It’s much easier, I think, to feel compassion toward an abused 14 y/o who ran away and got locked in a hotel room for 2 years; on a coke-addicted prostitute feeding an addiction that was forced onto her; on a young woman intercepted at a Nepali border station who thought she was on her way to a better life in India. I’d love those women with both arms, probably, drowning in compassion.
If she was vulnerable and exploited, I’m all in. That’s not fair, I think. It wasn’t her fault.
But what if the woman goes into the sex industry with both eyes open? What if she falls in love with a pimp and runs off with him to Texas? What if she can make more money at the strip clubs than she can selling her art projects or her chocolates and she just really likes bringing home $600- $4k per night. What if it’s totally her fault?
What then? What type of love, empathy or compassion does she get from me?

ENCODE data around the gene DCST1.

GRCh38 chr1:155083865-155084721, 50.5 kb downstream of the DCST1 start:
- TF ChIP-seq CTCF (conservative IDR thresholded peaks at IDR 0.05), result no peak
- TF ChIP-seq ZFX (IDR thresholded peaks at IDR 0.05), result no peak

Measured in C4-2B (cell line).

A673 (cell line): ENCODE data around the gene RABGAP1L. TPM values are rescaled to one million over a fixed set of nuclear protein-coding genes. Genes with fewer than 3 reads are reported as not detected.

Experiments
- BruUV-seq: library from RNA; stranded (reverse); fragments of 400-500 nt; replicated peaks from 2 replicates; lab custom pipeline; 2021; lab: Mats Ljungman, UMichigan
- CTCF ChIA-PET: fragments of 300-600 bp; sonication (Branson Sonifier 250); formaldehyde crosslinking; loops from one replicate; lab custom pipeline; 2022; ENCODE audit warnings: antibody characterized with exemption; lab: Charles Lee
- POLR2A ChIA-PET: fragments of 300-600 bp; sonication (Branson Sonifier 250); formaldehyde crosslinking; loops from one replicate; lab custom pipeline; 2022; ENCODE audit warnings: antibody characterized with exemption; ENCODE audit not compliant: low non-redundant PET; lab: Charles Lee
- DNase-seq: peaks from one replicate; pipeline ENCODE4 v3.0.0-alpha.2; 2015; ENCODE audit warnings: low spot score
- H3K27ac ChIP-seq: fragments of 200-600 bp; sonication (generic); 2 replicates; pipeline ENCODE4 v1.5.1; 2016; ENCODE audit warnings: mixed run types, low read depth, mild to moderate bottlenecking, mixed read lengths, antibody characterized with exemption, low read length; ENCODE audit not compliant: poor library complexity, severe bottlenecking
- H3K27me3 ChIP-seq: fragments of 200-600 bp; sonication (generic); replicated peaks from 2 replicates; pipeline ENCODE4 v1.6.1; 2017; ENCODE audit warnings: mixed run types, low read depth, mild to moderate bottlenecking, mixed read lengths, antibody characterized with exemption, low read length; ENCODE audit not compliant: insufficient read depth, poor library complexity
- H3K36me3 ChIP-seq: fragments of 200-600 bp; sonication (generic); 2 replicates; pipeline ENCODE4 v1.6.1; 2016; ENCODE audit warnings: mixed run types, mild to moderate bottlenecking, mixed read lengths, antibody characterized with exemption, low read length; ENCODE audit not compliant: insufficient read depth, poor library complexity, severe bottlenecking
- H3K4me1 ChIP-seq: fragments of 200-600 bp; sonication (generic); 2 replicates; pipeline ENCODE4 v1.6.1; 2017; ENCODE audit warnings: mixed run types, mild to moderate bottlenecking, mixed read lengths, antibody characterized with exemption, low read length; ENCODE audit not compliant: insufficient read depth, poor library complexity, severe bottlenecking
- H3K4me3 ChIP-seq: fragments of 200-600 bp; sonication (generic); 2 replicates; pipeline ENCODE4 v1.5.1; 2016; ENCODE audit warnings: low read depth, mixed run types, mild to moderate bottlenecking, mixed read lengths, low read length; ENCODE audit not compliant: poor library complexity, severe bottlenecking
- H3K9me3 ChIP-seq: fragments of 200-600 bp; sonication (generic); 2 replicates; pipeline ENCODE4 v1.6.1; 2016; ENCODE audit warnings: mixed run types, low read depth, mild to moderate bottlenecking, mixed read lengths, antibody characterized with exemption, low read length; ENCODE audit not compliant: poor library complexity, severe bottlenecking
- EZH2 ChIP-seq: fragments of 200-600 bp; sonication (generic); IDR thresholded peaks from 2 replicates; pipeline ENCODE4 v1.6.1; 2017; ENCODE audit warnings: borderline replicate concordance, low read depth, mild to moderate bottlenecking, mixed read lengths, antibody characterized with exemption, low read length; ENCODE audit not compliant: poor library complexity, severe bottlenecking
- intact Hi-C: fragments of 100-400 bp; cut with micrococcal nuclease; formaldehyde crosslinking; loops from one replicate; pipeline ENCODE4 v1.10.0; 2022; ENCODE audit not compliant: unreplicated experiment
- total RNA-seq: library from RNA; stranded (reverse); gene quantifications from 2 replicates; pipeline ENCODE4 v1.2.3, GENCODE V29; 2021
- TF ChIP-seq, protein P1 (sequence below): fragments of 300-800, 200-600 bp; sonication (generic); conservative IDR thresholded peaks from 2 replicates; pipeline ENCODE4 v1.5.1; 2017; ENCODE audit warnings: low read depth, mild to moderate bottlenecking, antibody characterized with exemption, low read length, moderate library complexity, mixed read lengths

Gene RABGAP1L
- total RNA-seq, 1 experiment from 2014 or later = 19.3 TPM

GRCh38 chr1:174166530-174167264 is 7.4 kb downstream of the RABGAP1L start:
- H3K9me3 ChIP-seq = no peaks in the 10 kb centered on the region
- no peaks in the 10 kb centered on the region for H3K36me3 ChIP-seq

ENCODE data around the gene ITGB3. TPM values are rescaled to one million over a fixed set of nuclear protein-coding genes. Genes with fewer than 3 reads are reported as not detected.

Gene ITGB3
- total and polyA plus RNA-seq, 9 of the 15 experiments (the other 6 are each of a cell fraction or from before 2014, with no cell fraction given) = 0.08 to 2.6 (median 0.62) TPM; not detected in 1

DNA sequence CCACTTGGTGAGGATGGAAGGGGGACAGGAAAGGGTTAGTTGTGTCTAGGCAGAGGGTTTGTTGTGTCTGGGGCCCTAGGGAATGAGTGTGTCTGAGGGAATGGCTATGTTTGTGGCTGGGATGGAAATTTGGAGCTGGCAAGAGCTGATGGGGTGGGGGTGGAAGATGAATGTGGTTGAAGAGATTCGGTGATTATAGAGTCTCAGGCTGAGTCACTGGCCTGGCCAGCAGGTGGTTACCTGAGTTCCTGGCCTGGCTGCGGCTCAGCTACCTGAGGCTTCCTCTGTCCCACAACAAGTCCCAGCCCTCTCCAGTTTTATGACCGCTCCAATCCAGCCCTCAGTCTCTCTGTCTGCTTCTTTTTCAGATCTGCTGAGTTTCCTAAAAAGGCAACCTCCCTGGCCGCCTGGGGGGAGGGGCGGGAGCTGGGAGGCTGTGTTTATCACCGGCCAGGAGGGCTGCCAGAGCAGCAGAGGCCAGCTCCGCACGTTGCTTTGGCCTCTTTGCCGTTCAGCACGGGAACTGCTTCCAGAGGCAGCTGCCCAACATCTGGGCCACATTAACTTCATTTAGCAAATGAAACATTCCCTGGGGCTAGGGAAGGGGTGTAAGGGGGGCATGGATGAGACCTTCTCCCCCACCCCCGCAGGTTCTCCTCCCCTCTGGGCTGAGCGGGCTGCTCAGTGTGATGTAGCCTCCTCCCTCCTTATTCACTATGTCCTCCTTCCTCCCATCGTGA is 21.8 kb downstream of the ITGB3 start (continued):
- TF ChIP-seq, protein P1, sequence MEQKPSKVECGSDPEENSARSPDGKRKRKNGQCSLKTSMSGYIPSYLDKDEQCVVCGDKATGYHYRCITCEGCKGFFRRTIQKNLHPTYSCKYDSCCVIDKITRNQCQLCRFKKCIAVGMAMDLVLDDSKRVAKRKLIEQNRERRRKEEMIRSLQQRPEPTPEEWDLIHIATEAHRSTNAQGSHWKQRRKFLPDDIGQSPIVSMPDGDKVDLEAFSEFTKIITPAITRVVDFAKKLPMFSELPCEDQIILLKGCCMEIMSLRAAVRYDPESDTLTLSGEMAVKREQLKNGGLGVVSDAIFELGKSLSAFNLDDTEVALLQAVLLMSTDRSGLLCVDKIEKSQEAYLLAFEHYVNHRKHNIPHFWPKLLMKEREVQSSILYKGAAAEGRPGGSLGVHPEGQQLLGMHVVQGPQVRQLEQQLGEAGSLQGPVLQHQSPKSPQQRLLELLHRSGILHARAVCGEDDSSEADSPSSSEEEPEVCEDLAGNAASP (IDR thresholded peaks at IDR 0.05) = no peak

Here’s a good example. After support group last week, a friend described how she had voluntarily entered in the sex industry but was locked in a hotel room six days a week for 20 hours a day— willingly, she thought, because of what the business had promised her: dental caps, breast implants, her own house, and a car. She didn’t realize until she came across an article on human trafficking that she was a sex slave. That her life looked exactly the same. She had been working for the promise of money, not actual money.
It turns out attention and cash are as strong and confining as any physical chain or deadbolt—only they’re more deceptive. A chain and deadbolt look like a chain and deadbolt, but attention and cash look a lot like success.
When my friend realized what was happening, she walked away. It wasn’t easy for her to do, but she found a way. Now, even as she works hard and earns success at a career she’s proud of, she fights the voice in her head that calls her back when her car payment is due and her account balance is low.
What if that was the voice I was fighting every day? I fight voices of insignificance and insecurity and ingratitude, and the ones calling me toward the pastry counter, and the ones burrowing holes of bitterness in my heart.
But because her voices are different than mine, I would have easily sized her up on my vulnerability/exploitation scale and offered her a love, of like, 3 up front.